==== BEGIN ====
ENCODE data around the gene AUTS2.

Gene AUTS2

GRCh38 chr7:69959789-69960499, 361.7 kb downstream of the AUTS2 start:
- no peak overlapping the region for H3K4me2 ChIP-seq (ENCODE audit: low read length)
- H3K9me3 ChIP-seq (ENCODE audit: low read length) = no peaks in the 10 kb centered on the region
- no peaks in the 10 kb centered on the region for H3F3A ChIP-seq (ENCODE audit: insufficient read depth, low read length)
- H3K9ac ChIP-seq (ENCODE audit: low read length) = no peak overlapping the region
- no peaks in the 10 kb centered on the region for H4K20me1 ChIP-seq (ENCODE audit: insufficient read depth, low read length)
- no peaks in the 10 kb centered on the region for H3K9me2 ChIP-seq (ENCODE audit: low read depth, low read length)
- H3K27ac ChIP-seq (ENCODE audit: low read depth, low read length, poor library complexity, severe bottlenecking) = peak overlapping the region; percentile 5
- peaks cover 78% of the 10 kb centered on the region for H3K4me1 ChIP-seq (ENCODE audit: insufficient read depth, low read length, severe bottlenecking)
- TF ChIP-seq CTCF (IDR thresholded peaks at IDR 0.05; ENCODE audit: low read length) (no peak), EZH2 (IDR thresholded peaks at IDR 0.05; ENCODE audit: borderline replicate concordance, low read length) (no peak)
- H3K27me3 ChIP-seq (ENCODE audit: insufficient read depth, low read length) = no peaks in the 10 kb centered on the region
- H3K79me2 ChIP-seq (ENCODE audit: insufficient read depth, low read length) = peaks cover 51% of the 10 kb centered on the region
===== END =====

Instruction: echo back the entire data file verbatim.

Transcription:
ENCODE data around the gene AUTS2.

Gene AUTS2

GRCh38 chr7:69959789-69960499, 361.7 kb downstream of the AUTS2 start:
- no peak overlapping the region for H3K4me2 ChIP-seq (ENCODE audit: low read length)
- H3K9me3 ChIP-seq (ENCODE audit: low read length) = no peaks in the 10 kb centered on the region
- no peaks in the 10 kb centered on the region for H3F3A ChIP-seq (ENCODE audit: insufficient read depth, low read length)
- H3K9ac ChIP-seq (ENCODE audit: low read length) = no peak overlapping the region
- no peaks in the 10 kb centered on the region for H4K20me1 ChIP-seq (ENCODE audit: insufficient read depth, low read length)
- no peaks in the 10 kb centered on the region for H3K9me2 ChIP-seq (ENCODE audit: low read depth, low read length)
- H3K27ac ChIP-seq (ENCODE audit: low read depth, low read length, poor library complexity, severe bottlenecking) = peak overlapping the region; percentile 5
- peaks cover 78% of the 10 kb centered on the region for H3K4me1 ChIP-seq (ENCODE audit: insufficient read depth, low read length, severe bottlenecking)
- TF ChIP-seq CTCF (IDR thresholded peaks at IDR 0.05; ENCODE audit: low read length) (no peak), EZH2 (IDR thresholded peaks at IDR 0.05; ENCODE audit: borderline replicate concordance, low read length) (no peak)
- H3K27me3 ChIP-seq (ENCODE audit: insufficient read depth, low read length) = no peaks in the 10 kb centered on the region
- H3K79me2 ChIP-seq (ENCODE audit: insufficient read depth, low read length) = peaks cover 51% of the 10 kb centered on the region